News


Gallops, bales and ducks but no x-rays and no beer - the Ridgeway

Gallops, bales and ducks but no x-rays and no beer - the Ridgeway

July 2016 - Exploring the West Ilsley Downs while waiting for a vacuum problem to be fixed on the beamline at Diamond Light Source. We couldn't have wished for better weather for such a mishap to occur! [more external link]  [other news]

Recent beamtime


SANS experiment on solvent-annealed diblocks on SANS2d

SANS experiment on solvent-annealed diblocks on SANS2d

The original aim of this experiment was to use proton/deuteron contrast to locate remnants of the solvents used in solvent-vapour annealing in our polymer films. As it turns out, the contrast arising from these small amounts of trapped solvent is insufficient to be detected on a sensible time scale. We therefore switched tack somewhat and varied the solvent from more polar (acetone) to non-polar (hexane) and the substrate temperature during annealing from 21C down to 1C. An initial look at the data suggests that they are in line with our findings using GISAXS during the recent commissioning experiment at I22. [more] [beamtimes]

Teaching materials


ph324 ph338 - Condensed Matter Physics

ph324 ph338 - Condensed Matter Physics

This section of the Condensed Matter module covers the different ways of describing the structure of solids: crystal lattices and coordination polyhedra. Diffraction techniques are used to study crystal structures and their imperfections. In the magnetism section, dia-, para- and ferromagnetic states and the transitions between them are compared. Other collective phenomena in solids such as superconductivity and ferroelectricity are also covered. There is also a practical x-ray diffraction workshop included in this module. [more] [teaching]

Research papers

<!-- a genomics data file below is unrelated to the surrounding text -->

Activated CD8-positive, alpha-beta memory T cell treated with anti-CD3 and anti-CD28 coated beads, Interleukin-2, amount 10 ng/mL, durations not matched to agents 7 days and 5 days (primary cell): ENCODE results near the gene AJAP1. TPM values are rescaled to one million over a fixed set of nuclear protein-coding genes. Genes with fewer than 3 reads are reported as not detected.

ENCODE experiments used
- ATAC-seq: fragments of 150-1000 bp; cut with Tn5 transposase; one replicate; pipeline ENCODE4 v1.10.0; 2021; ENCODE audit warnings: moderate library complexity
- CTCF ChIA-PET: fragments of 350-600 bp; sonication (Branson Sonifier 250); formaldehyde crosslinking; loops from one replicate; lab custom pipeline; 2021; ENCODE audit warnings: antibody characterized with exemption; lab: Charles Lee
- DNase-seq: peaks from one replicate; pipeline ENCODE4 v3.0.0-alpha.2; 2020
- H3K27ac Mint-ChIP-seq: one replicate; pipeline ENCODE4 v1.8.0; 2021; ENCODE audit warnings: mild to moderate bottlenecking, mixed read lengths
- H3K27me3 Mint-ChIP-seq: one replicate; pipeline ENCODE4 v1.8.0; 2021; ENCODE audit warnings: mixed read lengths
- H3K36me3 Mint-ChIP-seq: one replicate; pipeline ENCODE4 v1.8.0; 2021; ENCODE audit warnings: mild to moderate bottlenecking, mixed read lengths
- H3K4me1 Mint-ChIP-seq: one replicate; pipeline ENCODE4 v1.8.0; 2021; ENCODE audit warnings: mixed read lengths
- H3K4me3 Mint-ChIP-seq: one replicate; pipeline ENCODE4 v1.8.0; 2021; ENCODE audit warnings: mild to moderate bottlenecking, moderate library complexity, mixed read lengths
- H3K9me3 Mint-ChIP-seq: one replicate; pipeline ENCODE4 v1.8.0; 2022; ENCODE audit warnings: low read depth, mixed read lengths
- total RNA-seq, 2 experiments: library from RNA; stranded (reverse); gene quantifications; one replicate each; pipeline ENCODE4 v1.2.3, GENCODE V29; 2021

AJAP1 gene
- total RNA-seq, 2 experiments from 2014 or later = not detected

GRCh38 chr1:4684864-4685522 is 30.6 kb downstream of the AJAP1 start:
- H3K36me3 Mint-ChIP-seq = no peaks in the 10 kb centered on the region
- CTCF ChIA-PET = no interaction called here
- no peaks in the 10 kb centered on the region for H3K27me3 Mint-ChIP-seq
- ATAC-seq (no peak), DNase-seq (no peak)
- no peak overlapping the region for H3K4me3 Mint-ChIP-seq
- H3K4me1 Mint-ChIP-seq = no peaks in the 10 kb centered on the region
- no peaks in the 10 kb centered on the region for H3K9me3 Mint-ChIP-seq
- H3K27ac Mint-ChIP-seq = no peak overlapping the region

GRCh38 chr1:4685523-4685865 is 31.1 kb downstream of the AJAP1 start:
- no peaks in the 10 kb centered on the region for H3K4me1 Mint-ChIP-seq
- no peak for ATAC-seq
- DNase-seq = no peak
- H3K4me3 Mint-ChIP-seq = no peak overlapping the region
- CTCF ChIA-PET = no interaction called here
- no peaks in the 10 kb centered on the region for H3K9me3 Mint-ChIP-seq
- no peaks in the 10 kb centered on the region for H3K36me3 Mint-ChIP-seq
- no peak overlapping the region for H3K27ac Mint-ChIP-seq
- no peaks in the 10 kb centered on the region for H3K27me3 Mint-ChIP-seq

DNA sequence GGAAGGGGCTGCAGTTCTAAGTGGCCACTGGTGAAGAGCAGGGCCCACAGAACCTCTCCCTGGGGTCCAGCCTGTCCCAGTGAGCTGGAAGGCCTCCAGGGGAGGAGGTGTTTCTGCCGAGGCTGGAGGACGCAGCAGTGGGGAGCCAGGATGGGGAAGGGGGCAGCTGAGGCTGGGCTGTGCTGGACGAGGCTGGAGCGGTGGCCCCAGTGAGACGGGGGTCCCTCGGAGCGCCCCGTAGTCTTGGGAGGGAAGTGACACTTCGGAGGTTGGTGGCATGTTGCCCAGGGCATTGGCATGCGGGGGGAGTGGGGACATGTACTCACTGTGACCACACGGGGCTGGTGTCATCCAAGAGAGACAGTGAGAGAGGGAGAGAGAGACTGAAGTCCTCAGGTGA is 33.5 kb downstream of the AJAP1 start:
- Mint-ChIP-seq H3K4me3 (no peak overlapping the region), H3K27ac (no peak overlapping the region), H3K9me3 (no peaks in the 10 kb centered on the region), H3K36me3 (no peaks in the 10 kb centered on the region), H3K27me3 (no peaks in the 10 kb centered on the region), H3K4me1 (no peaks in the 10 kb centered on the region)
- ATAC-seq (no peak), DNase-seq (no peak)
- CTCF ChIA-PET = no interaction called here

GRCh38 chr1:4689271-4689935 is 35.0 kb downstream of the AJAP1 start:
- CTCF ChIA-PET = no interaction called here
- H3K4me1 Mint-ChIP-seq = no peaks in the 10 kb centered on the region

Dynamic strain propagation in nanoparticulate zirconia refractory

Dynamic strain propagation in nanoparticulate zirconia refractory

Residual and intrinsic strains in granular materials have been studied extensively. However, understanding the dynamic strains that cause these resultant residual strains is key to developing better strain-resistant materials. This investigation demonstrates a method for characterizing dynamic strain propagation in granular materials. The specimen is a zirconia based refractory composed of sol-gel-derived zirconia nanoparticles in a potassium silicate glass binder. In situ synchrotron X-ray powder diffraction in flat-plate geometry is used to characterize the sample structure on timescales of the order of 1ms. A 125W CO2 laser is used to strain the sample with a 25ms pulse length. To compensate for the poor flux on this timescale, a pump-probe method is repeated 1000 times and the resulting data are subsequently re-binned to improve statistics. A Gaussian weighting function is also used to introduce better contrast between strained and unstrained frames. TOPAS Academic is used for fitting with a Le Bail model in batch mode. Lattice parameters and sample height are refined during fitting, along with a Lorentzian line width for extracting microstrain broadening. Microstrains, epsilon, in the range of 1.01% < epsilon < 1.46% are reported on a 1ms timescale. [request reprint]  [papers]

Walking in Wales


Low cloud and a little snow on Pumlumon

Low cloud and a little snow on Pumlumon

Pumlumon Fawr from Nant-y-Moch
A surprise sunny cold spell at the weekend between two miserable, murky November weeks gave an opportunity for a quick ascent of Pumlumon Fawr from Nant-y-Moch reservoir. As the camera battery was playing up, I had to resort to using the phone to take pictures - with reasonable results. Starting from the minor road running up the eastern shore of Nant-y-Moch reservoir, I took the hydro track to Llyn Llygad Rheidol, waded through the stream emerging from its overflow and made my way up toward... [more]
Elenydd  10.2km  430m  3.5hrs   [more] [walks]

Other diversions


Centisquare grid for Ordnance Survey maps

Centisquare grid for Ordnance Survey maps

I've written a small web application as an exercise in using the Ordnance Survey's OpenSpace API. It is a rather simple affair that shows a centisquare grid (100m x 100m) on top of a zoomable map to help locating photographs when submitting to Geograph. Of course a much better tool that includes this functionality along with side-by-side maps and satellite imagery is Bill Chadwick's Where's the Path site. It also allows you to draw, import and export tracks and generate track profiles. [more] [other diversions]